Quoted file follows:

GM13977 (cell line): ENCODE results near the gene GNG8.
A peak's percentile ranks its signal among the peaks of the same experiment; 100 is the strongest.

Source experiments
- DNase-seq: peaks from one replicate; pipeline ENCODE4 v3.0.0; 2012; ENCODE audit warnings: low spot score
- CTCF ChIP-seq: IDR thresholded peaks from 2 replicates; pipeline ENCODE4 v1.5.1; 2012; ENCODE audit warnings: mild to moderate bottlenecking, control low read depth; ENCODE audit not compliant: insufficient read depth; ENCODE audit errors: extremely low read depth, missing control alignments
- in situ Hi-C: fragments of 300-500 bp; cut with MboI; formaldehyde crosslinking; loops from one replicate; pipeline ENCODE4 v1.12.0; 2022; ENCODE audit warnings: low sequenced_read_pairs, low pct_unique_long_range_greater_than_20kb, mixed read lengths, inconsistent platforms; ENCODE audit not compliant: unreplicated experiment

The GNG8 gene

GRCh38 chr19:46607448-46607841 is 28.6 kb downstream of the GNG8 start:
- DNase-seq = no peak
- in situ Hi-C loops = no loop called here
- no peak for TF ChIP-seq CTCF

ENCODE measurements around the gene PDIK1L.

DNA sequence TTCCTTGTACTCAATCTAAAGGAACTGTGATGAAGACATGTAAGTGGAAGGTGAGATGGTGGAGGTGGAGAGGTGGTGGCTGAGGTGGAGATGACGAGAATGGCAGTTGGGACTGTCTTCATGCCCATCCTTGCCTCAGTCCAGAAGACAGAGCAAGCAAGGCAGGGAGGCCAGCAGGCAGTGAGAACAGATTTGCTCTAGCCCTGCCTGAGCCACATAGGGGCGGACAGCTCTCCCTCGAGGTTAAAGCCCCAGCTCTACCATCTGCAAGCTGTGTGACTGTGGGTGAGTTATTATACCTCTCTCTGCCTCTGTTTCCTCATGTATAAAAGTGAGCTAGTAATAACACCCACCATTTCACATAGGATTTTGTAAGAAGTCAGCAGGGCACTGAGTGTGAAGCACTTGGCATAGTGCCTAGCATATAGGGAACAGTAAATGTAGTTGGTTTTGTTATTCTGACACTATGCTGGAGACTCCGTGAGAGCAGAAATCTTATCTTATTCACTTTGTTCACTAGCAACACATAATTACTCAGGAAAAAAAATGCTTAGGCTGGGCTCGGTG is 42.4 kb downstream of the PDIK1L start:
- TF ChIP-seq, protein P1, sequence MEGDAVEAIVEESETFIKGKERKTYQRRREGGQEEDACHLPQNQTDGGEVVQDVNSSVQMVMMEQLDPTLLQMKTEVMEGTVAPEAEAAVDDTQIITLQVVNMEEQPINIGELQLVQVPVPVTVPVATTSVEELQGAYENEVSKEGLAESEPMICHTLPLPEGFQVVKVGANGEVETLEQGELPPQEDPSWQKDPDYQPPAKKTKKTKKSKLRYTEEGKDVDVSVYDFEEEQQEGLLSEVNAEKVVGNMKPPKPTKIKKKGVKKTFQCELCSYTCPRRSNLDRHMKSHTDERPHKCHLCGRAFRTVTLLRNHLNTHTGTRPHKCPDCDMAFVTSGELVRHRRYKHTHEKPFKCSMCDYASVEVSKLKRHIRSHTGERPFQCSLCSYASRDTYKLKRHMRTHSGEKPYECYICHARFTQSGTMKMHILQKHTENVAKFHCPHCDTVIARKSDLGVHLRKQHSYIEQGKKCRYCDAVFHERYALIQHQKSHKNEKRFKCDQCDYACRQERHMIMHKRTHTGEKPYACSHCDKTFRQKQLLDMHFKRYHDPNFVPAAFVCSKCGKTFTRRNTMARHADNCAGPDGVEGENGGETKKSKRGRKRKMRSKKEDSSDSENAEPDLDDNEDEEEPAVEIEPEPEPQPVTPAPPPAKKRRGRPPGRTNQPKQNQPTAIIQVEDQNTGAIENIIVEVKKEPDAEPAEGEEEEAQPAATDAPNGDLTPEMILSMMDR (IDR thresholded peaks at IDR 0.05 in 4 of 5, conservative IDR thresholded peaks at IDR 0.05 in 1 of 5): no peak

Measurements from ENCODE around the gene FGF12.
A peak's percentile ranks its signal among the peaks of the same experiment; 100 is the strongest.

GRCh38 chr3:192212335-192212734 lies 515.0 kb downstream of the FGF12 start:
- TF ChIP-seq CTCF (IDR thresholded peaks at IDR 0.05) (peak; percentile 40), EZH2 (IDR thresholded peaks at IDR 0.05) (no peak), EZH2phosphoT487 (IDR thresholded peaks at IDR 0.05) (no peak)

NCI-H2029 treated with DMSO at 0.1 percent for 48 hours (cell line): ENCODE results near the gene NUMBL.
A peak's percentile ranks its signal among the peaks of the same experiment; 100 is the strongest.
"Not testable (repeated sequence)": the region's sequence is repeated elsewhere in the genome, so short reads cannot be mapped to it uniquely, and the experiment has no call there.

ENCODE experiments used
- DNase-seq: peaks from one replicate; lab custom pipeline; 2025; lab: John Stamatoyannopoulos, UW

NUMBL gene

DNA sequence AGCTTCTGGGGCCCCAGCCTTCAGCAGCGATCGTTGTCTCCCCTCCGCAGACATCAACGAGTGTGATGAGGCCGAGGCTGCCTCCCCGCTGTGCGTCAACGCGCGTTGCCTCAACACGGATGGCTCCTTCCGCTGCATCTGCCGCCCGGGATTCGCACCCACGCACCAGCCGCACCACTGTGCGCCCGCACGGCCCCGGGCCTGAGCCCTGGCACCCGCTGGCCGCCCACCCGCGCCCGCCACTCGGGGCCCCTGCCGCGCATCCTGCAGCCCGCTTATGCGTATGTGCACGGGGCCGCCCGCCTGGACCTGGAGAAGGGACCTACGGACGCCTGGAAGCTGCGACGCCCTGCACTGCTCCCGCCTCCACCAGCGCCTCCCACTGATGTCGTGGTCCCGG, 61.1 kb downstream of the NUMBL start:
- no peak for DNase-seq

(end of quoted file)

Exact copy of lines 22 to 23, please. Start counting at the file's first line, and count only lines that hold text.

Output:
ENCODE experiments used
- DNase-seq: peaks from one replicate; lab custom pipeline; 2025; lab: John Stamatoyannopoulos, UW